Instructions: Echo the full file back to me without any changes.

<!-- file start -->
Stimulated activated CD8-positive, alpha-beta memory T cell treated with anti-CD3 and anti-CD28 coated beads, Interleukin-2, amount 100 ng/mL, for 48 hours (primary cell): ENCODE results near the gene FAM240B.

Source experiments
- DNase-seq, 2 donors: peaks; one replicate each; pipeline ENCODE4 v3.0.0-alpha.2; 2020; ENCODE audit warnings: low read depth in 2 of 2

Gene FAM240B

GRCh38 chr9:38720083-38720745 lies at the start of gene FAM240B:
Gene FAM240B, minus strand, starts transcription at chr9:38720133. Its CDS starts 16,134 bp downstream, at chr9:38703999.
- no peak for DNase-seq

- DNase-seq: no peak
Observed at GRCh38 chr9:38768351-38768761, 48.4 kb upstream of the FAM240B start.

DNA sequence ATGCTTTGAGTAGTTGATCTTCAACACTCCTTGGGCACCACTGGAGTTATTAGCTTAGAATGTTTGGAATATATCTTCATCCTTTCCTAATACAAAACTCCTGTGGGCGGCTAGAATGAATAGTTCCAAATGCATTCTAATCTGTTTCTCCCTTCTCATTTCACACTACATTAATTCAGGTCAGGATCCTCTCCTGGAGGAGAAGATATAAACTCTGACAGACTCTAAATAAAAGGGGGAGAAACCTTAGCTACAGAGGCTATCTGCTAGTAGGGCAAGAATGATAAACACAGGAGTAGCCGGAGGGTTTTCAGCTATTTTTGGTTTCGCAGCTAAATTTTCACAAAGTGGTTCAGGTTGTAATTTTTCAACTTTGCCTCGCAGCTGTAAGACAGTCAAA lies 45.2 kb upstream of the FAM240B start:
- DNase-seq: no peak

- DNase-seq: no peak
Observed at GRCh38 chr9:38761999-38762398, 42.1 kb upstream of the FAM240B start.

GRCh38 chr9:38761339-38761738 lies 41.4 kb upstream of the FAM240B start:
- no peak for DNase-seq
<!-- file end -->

Stimulated activated CD8-positive, alpha-beta memory T cell treated with anti-CD3 and anti-CD28 coated beads, Interleukin-2, amount 100 ng/mL, for 48 hours (primary cell): ENCODE results near the gene FAM240B.

Source experiments
- DNase-seq, 2 donors: peaks; one replicate each; pipeline ENCODE4 v3.0.0-alpha.2; 2020; ENCODE audit warnings: low read depth in 2 of 2

Gene FAM240B

GRCh38 chr9:38720083-38720745 lies at the start of gene FAM240B:
Gene FAM240B, minus strand, starts transcription at chr9:38720133. Its CDS starts 16,134 bp downstream, at chr9:38703999.
- no peak for DNase-seq

- DNase-seq: no peak
Observed at GRCh38 chr9:38768351-38768761, 48.4 kb upstream of the FAM240B start.

DNA sequence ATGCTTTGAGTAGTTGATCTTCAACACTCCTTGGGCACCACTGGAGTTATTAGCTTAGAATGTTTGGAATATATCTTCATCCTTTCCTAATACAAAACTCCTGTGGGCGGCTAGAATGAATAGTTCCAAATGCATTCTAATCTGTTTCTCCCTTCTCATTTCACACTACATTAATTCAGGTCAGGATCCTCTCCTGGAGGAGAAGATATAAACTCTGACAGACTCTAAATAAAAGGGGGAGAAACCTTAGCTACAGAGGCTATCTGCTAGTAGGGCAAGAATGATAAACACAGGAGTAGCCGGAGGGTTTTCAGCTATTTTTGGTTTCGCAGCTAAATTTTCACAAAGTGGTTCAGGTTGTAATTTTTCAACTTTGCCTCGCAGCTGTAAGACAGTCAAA lies 45.2 kb upstream of the FAM240B start:
- DNase-seq: no peak

- DNase-seq: no peak
Observed at GRCh38 chr9:38761999-38762398, 42.1 kb upstream of the FAM240B start.

GRCh38 chr9:38761339-38761738 lies 41.4 kb upstream of the FAM240B start:
- no peak for DNase-seq